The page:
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An alarming one in three American adults has high blood pressure. Known medically as hypertension, many people don't even know they have it, because high blood pressure has no symptoms or warning signs. But when elevated blood pressure is accompanied by abnormal cholesterol and blood sugar levels, the damage to your arteries, kidneys, and heart accelerates exponentially. Fortunately, high blood pressure is easy to detect and treat. Sometimes people can keep blood pressure in a healthy range simply by making lifestyle changes, such as losing weight, increasing activity, and eating more healthfully. This report details those changes, including a Special Section that features numerous ways to cut excess salt from your diet — a policy strongly recommended by new federal guidelines. This report also includes tips on how to use a home blood pressure monitor, as well as advice on choosing a drug treatment strategy based your age and any other existing medical issues you may have.
Prepared by the editors of Harvard Health Publishing in consultation with Randall M. Zusman, M.D., Associate Professor of Medicine, Harvard Medical School and Director, Hypertension Section, Division of Cardiology, Massachusetts General Hospital. 53 pages. (2018)
- Blood pressure basics
- Understanding the numbers
- How blood pressure changes
- Types of high blood pressure
- Essential hypertension
- Secondary hypertension
- White-coat hypertension
- Masked hypertension
- Labile hypertension
- Resistant hypertension
- Malignant hypertension
- Hypertension during pregnancy
- What puts you at risk for high blood pressure?
- Risk factors you can’t change
- Controllable risk factors
- How high blood pressure harms your health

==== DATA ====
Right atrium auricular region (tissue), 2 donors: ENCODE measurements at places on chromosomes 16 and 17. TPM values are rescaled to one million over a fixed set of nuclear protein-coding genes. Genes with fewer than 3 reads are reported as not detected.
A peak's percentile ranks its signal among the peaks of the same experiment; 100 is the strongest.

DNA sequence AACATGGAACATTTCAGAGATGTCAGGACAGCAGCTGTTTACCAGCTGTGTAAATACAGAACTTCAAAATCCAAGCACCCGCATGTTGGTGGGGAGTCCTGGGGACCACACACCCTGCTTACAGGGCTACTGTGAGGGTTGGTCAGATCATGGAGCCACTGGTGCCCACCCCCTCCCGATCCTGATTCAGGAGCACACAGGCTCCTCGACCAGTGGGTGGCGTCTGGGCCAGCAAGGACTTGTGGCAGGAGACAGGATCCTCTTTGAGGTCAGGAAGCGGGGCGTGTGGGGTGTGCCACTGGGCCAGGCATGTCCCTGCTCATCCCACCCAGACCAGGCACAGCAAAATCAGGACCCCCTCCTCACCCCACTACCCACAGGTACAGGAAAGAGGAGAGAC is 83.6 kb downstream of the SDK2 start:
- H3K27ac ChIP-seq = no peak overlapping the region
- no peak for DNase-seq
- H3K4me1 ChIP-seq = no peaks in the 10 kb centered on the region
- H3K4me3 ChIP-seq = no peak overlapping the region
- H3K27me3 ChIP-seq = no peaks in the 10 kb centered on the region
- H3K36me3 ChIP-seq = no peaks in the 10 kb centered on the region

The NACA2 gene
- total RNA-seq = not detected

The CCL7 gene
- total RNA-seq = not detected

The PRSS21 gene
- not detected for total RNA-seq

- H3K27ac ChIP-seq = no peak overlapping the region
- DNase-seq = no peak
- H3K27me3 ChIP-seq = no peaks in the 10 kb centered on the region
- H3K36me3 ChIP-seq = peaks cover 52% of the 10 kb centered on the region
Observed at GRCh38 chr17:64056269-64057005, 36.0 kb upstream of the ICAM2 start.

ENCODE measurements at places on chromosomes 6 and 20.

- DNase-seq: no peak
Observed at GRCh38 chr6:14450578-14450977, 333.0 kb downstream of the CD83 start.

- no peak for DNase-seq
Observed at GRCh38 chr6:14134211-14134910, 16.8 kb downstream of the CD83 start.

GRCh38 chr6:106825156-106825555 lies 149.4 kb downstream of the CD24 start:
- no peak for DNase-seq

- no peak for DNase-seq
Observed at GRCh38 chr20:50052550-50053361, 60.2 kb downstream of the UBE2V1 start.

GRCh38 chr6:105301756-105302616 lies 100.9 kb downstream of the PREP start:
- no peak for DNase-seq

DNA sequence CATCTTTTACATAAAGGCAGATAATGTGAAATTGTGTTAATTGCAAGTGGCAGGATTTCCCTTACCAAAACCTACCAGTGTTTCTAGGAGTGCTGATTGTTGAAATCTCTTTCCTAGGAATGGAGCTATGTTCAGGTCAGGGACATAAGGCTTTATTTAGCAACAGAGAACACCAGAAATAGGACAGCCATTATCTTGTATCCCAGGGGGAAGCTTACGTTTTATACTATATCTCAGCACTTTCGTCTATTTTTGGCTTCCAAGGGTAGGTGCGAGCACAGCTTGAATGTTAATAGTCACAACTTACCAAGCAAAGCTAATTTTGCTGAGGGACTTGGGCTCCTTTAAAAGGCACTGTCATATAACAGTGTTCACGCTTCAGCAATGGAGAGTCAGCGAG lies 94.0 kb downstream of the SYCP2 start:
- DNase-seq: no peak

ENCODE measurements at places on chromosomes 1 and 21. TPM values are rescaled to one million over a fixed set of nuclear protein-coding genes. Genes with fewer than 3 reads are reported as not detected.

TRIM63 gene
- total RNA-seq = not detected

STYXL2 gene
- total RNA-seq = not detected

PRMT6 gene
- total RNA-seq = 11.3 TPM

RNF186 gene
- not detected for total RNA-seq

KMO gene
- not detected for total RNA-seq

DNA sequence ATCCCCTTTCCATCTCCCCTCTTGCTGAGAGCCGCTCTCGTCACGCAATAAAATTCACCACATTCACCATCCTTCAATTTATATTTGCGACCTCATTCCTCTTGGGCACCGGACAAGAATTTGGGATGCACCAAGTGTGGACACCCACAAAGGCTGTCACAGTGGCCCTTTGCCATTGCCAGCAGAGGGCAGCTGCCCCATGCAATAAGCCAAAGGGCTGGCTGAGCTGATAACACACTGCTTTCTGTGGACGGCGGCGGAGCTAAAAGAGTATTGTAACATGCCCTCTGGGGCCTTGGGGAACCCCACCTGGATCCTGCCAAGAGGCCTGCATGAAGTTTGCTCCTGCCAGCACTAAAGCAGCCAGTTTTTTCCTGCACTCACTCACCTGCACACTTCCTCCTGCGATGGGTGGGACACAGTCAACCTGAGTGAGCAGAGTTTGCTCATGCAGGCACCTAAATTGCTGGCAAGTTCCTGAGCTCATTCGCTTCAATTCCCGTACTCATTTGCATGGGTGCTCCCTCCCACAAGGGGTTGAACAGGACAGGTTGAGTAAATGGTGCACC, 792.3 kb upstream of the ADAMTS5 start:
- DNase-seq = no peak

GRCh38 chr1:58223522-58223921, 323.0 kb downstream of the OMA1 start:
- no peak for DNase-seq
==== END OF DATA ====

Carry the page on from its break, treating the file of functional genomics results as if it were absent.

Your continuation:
- Coronary artery disease
- Atrial fibrillation
- Kidney disease
- Eye damage
- Diagnosing high blood pressure
- Measuring blood pressure
- Monitoring blood pressure at home
- Lifestyle changes to lower your blood pressure
- Quit smoking
- Attain a healthy weight
- Follow a healthful diet
- Be active
- Stress less
- SPECIAL BONUS SECTION: Conquering your salt habit
- Medications for lowering blood pressure
- Classes of drugs to lower high blood pressure
- The right drug for the right person
Because salt-laden restaurant fare and processed foods are by far the biggest sources of salt in our diets, eating home-cooked foods is the most effectivestrategy for cutting back. In the kitchen, swapping regular salt for sodium-free or lower-sodium alternatives can help. Here are some options.
Lemon, lime, vinegar
Instead of salt, try fresh lemon juice, lime juice, or flavored vinegars to brighten taste.
Herb and spice blends
Many people like salt-free herb and spice blends, which come in more than a dozen different flavors.Popular brands include Mrs. Dash, Penzeys salt-free spice blends, or salt-free Spike. You can also make your own blend by mixing the following:
- 1 teaspoon each of dried basil, oregano, marjoram, thyme, and dill
- ¼ teaspoon each of savory, sage, onion powder, and garlic powder
- 1/8 teaspoon of powdered ginger.
Potassium-based salt substitutes, such as AlsoSalt, Morton Salt Substitute, NoSalt, and Nu-Salt, are a good option for many people, especially since increasing your potassium intake can help lower blood pressure. But people who have kidney damage or who take drugs that increase potassium levels should avoid them.
Products that combine salt and potassium chloride, such as Morton Lite Salt, are another option. Note that sea salt and kosher salt are not low-sodium alternatives; they have about the same amount of sodium as regular table salt.
You can also find reduced-sodium salt that’s made into flake-shaped crystals, which are less dense and therefore lower in sodium by volume (Diamond Crystal Salt Sense).
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